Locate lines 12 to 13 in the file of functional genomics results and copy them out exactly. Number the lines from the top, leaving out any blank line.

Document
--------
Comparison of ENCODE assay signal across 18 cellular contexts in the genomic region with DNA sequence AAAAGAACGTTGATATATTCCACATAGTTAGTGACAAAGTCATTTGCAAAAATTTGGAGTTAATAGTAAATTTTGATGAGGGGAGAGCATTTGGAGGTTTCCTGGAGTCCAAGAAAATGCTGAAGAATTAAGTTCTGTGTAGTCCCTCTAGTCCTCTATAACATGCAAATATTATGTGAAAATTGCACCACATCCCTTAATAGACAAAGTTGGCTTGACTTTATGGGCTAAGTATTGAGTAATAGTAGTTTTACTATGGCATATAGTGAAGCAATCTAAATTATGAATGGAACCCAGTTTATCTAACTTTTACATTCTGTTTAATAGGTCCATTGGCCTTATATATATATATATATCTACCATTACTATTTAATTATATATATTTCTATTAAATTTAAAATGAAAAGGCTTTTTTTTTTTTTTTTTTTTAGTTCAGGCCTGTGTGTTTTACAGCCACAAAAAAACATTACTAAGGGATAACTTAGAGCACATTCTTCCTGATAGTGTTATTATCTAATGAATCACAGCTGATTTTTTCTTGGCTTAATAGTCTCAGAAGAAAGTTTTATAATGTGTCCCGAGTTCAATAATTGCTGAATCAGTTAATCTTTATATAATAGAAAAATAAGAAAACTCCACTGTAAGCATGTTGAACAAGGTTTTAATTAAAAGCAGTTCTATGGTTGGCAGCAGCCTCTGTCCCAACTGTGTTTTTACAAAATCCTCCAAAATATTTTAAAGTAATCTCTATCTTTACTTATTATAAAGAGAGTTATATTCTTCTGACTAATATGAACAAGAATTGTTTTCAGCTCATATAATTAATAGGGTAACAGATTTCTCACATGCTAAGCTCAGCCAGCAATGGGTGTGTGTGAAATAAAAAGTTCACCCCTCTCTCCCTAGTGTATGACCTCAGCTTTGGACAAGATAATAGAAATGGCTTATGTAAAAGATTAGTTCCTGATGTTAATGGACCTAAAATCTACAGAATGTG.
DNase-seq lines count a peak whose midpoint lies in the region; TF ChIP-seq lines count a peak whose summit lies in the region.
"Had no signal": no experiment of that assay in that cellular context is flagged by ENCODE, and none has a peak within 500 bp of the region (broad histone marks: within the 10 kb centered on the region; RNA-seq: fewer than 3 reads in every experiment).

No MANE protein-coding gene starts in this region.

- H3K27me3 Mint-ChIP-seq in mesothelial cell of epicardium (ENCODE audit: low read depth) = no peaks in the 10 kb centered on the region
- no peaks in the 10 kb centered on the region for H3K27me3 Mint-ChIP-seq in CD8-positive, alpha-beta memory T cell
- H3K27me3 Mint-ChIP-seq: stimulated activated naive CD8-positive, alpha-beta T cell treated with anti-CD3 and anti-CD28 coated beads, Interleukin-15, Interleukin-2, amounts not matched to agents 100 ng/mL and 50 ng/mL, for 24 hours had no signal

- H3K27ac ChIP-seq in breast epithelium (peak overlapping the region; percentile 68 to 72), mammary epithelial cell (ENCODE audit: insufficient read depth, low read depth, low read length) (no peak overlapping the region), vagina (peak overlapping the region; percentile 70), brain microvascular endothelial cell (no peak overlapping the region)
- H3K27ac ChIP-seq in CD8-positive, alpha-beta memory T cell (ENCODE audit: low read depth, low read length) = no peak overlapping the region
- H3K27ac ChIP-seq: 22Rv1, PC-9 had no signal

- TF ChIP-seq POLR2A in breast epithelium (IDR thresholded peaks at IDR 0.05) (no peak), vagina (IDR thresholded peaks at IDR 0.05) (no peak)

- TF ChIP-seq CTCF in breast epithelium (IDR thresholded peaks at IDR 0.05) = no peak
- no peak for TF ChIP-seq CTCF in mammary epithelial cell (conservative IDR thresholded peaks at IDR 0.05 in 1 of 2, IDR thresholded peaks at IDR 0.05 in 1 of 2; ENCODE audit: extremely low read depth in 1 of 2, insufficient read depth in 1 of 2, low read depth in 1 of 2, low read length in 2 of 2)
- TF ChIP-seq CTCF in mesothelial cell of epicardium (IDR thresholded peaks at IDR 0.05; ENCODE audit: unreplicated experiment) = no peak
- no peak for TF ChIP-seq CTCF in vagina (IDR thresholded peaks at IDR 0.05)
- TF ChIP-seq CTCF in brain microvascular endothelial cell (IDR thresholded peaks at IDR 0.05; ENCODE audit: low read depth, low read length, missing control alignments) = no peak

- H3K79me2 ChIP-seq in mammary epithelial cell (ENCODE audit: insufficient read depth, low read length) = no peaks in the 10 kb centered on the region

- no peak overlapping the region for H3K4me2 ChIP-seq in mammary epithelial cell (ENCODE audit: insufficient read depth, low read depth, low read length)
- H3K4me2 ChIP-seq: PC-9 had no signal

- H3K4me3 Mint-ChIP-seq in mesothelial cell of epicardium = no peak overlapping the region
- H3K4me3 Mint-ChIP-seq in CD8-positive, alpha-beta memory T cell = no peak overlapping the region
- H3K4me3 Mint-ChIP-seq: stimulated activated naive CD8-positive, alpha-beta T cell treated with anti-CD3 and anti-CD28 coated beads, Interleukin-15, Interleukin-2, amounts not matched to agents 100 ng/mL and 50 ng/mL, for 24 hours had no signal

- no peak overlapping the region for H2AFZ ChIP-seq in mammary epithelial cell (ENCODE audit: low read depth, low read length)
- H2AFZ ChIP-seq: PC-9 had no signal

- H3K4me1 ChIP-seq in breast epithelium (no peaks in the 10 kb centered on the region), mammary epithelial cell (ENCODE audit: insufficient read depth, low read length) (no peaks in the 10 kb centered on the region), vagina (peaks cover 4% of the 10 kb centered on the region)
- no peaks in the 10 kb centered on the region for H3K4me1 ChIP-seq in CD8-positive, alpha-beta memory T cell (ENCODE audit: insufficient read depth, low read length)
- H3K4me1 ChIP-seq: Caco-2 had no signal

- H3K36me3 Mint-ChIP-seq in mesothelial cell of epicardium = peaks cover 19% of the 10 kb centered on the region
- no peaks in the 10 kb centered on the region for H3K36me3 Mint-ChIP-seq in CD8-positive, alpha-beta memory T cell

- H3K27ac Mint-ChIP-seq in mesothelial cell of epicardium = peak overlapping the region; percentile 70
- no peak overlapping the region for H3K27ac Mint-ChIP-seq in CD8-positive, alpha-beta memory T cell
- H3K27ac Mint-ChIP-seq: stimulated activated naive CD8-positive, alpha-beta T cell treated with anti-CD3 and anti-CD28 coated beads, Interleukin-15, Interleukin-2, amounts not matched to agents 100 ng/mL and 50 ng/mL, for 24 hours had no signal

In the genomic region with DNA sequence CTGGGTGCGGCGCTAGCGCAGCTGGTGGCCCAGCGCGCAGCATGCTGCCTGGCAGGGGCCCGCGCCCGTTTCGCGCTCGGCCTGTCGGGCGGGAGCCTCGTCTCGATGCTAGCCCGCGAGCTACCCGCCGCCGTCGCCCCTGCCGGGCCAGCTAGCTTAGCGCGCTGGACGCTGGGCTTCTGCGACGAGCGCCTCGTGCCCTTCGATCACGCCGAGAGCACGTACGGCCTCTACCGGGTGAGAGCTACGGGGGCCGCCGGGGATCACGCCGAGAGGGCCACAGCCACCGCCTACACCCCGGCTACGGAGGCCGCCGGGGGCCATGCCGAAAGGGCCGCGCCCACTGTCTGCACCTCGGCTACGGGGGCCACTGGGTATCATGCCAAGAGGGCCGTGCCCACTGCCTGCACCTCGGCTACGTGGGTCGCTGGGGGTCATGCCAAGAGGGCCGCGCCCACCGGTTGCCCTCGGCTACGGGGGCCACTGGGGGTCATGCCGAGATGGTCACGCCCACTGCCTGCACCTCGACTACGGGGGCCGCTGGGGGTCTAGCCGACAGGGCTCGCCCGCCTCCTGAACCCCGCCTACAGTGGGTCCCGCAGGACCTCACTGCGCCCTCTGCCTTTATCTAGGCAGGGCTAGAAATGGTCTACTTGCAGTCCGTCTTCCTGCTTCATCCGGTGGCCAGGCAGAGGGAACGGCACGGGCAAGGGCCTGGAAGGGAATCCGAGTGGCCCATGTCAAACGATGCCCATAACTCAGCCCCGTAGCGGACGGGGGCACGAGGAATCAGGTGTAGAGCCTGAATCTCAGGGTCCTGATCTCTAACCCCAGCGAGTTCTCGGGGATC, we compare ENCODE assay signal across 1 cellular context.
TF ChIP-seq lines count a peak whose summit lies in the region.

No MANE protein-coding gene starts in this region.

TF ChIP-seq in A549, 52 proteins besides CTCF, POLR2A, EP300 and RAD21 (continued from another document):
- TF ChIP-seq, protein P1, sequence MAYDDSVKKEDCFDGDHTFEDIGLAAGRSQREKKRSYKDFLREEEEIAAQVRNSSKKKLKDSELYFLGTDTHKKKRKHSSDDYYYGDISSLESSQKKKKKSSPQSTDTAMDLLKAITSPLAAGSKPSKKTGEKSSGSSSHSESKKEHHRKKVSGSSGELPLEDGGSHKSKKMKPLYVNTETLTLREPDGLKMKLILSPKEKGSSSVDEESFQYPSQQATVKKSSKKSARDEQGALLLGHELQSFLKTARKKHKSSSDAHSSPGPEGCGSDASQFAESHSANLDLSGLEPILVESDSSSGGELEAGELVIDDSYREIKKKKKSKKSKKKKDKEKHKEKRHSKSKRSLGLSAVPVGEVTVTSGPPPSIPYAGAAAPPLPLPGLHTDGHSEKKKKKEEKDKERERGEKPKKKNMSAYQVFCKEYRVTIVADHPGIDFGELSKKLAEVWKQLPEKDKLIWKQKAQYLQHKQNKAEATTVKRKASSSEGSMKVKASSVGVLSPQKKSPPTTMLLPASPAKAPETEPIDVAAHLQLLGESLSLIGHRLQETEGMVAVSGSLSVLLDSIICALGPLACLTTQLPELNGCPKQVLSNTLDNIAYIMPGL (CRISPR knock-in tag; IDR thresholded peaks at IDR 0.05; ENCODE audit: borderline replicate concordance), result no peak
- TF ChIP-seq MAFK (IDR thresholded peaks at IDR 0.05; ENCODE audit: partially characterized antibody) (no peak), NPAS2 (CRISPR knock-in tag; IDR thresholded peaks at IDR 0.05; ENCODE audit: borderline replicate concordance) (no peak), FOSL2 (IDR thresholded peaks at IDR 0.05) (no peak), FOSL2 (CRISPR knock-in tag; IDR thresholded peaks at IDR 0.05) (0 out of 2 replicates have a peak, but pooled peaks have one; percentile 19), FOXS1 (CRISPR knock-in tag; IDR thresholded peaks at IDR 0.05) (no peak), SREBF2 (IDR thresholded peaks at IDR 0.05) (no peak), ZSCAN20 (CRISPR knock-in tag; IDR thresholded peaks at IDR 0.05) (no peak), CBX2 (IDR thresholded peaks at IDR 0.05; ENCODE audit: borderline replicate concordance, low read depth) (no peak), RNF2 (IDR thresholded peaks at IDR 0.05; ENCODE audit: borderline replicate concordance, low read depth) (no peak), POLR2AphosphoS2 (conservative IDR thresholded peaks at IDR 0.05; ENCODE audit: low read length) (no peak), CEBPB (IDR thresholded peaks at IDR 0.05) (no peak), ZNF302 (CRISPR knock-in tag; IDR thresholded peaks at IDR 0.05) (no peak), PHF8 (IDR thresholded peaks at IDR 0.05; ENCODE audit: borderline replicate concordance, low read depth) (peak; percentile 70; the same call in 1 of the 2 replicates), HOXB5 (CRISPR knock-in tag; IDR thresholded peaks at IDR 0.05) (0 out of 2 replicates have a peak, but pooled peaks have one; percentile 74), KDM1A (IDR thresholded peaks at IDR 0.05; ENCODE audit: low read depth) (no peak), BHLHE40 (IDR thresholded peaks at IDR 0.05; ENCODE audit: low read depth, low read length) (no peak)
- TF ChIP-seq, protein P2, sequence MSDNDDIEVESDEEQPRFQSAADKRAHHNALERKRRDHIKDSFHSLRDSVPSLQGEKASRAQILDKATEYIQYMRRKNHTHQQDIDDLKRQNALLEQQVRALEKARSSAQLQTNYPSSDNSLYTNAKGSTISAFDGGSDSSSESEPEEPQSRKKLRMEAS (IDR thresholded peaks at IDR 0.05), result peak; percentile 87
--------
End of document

- TF ChIP-seq CTCF in breast epithelium (IDR thresholded peaks at IDR 0.05) = no peak
- no peak for TF ChIP-seq CTCF in mammary epithelial cell (conservative IDR thresholded peaks at IDR 0.05 in 1 of 2, IDR thresholded peaks at IDR 0.05 in 1 of 2; ENCODE audit: extremely low read depth in 1 of 2, insufficient read depth in 1 of 2, low read depth in 1 of 2, low read length in 2 of 2)